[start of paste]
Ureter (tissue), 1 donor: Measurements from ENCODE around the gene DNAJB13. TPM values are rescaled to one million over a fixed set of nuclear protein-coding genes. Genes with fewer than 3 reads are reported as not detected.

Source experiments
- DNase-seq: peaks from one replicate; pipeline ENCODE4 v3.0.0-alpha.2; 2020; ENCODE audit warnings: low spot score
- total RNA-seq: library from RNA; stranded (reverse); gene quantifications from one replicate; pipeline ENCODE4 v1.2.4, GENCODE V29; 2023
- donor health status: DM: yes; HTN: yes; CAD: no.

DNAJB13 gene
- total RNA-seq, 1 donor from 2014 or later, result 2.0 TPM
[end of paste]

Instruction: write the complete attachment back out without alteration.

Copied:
Ureter (tissue), 1 donor: Measurements from ENCODE around the gene DNAJB13. TPM values are rescaled to one million over a fixed set of nuclear protein-coding genes. Genes with fewer than 3 reads are reported as not detected.

Source experiments
- DNase-seq: peaks from one replicate; pipeline ENCODE4 v3.0.0-alpha.2; 2020; ENCODE audit warnings: low spot score
- total RNA-seq: library from RNA; stranded (reverse); gene quantifications from one replicate; pipeline ENCODE4 v1.2.4, GENCODE V29; 2023
- donor health status: DM: yes; HTN: yes; CAD: no.

DNAJB13 gene
- total RNA-seq, 1 donor from 2014 or later, result 2.0 TPM